I’ve been thinking about the nature of tactile texture versus visual texture.
Tactile is texture that draws your hand out to touch an object – it can be rough as barnacles on a rock or as smooth as silk. Tactile texture can be highlighted by sidelighting. Of course, although these are supposed to be examples of tactile textures, they are in fact only photographs of texture, and if you reach out to touch your computer screen even the barnacles will feel smooth and slightly warm to the touch. So really, these are examples are visual texture!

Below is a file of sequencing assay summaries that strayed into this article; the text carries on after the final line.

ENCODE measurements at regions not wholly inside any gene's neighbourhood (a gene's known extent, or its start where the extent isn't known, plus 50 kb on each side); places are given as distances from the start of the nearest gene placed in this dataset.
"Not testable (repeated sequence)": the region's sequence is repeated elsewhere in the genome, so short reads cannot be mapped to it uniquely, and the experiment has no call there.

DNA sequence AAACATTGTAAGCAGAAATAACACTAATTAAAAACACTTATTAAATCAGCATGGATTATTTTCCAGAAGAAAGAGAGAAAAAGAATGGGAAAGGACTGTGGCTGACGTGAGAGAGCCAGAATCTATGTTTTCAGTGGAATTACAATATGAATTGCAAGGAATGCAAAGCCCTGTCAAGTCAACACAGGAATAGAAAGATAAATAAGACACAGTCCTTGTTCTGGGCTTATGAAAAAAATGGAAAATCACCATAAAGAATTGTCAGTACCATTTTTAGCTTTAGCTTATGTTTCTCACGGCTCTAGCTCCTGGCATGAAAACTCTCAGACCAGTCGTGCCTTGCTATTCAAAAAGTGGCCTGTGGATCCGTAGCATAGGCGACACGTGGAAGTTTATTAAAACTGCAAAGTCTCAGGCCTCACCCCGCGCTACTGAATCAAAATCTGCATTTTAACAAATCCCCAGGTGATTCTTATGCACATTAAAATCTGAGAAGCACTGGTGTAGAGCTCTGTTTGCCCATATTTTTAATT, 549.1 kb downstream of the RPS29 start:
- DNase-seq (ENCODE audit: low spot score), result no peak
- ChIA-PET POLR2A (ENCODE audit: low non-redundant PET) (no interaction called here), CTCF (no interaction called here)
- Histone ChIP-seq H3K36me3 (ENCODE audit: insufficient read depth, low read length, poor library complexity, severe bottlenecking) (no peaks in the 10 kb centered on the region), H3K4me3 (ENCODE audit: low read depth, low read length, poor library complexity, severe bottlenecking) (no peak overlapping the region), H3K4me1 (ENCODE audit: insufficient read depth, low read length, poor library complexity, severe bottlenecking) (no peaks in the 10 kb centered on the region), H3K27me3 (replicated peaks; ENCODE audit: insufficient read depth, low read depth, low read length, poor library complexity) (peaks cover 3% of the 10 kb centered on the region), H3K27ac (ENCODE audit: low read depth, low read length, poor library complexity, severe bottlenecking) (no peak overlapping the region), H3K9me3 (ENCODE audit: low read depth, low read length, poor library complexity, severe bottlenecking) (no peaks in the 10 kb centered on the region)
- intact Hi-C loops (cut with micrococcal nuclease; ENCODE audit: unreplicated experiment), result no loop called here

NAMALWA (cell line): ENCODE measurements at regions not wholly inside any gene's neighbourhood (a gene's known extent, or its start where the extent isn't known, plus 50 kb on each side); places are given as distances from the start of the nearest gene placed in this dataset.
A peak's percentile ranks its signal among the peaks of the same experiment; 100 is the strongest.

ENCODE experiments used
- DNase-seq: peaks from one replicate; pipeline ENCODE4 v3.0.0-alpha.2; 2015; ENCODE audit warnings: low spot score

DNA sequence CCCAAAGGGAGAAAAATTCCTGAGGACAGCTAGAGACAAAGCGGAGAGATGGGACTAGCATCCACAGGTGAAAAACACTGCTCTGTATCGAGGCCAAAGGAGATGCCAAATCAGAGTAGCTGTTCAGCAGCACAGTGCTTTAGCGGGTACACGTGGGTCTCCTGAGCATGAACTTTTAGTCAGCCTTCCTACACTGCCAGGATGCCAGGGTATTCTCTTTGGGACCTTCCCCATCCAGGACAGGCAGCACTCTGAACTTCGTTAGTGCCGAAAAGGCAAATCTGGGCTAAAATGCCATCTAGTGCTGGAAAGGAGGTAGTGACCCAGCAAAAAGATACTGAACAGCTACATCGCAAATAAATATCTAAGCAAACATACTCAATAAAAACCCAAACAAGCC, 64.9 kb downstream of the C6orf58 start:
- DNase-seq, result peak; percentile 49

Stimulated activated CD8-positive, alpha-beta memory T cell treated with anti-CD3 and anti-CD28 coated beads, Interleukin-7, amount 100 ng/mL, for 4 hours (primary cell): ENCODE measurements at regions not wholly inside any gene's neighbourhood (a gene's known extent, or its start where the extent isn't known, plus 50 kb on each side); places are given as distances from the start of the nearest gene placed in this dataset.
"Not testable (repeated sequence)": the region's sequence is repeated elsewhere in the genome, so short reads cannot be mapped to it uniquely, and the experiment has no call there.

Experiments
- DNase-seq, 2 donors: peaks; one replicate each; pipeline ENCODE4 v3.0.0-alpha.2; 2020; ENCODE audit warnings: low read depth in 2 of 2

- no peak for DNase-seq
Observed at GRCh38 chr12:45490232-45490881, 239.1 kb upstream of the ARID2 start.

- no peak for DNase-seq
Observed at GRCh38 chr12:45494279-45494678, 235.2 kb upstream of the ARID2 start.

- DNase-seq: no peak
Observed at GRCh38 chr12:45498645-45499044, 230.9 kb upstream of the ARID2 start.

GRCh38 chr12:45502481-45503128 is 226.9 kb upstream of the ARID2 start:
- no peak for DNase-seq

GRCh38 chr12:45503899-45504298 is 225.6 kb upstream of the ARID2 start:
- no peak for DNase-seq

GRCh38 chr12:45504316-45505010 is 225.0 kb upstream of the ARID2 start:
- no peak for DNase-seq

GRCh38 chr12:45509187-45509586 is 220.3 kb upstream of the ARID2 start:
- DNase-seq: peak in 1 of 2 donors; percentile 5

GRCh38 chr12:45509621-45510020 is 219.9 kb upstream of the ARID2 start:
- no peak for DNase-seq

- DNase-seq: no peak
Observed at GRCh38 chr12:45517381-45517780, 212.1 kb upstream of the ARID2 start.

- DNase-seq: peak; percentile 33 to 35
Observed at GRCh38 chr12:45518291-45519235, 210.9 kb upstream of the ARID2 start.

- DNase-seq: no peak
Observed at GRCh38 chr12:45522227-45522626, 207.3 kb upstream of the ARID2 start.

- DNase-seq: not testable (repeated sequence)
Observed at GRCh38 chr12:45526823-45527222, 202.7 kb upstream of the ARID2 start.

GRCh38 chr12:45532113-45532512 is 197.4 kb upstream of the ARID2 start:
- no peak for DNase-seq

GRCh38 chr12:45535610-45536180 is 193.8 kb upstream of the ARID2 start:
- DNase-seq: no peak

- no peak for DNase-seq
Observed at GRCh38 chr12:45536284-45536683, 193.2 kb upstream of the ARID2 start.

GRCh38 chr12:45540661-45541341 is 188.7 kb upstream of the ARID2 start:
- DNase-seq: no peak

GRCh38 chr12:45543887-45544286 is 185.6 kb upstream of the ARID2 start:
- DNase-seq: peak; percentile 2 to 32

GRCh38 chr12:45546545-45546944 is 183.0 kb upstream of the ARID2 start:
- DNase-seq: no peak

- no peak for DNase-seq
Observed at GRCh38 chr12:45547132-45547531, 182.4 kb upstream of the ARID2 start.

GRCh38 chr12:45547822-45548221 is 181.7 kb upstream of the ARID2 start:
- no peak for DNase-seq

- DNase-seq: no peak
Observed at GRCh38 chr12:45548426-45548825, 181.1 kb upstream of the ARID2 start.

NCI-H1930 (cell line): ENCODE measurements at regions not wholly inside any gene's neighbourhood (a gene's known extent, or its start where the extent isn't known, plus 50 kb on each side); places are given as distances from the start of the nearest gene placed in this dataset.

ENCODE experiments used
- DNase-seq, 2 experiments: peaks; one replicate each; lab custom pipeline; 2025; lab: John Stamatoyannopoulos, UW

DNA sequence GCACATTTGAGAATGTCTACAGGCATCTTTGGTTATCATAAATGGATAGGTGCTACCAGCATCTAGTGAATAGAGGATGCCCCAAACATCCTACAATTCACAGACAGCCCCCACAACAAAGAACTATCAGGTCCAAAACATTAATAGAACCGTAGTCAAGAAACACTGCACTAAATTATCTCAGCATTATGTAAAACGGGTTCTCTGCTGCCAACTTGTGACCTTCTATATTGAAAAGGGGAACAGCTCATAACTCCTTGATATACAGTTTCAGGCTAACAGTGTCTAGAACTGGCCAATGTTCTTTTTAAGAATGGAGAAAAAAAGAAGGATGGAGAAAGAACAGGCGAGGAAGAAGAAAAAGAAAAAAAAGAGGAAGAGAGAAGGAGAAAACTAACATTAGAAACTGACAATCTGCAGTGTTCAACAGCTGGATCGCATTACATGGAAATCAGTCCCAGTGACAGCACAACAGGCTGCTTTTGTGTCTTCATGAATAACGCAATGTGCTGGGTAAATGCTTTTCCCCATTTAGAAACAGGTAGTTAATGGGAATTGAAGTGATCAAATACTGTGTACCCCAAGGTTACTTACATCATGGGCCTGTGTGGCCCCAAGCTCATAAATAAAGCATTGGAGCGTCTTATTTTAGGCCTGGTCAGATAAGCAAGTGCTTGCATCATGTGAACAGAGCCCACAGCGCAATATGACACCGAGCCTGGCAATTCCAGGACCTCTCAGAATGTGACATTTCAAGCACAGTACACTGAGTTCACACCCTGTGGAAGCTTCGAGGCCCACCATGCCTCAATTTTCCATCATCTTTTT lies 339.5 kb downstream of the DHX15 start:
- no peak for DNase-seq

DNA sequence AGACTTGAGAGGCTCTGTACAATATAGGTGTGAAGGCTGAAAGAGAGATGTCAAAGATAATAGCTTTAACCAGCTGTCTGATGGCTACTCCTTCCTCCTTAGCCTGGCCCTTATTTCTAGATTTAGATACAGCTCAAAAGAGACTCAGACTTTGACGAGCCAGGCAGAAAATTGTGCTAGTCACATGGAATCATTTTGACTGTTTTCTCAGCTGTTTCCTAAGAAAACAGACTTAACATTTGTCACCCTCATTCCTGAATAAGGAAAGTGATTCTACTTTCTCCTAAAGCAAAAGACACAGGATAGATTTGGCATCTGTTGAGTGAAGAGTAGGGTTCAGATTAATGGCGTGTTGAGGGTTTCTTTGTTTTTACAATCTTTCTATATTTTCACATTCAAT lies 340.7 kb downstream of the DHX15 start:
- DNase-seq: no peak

A better example of visual texture is an image with so much detail that the details blend into a texture.On a painting you can create visual texture with brush strokes, pencil scribbles and other forms of mark-making.With photos you can overlay them with a texture. There are several photo apps that specialize in this sort of thing. This is the Sacred Shore’s rusty Mobulette run through the photo app Stackables ‘Sandscape’ formula.Speaking of Stackables, it has some lovely handwritten textures to overlay onto an image. I can see them on my screen but for some reason they won’t save on my new(er) iPad mini. I discussed this problem in a post where I ultimately ended up taking some examples of handwriting and overlaying them in Photoshop with this result which I called ‘The Magic Spell’.Having made up my own textures for the ugly bug above, I started going crazy making up more textures. I decided that the texture overlay had to come from the same area of the world as the underlying photo, a restriction that put the texture in ‘context’. Plus it helped me from being totally overwhelmed by dozens of textures! These boats in Hoi An ended up being overlaid with a texture from a wall in the old city.This simple high-contrast photo of a Burmese king in the Mandalay Royal Palace Museum was overlaid with an ancient wood panel in the same museum. (I talked about this discussion with myself on the wood panel overlay here.)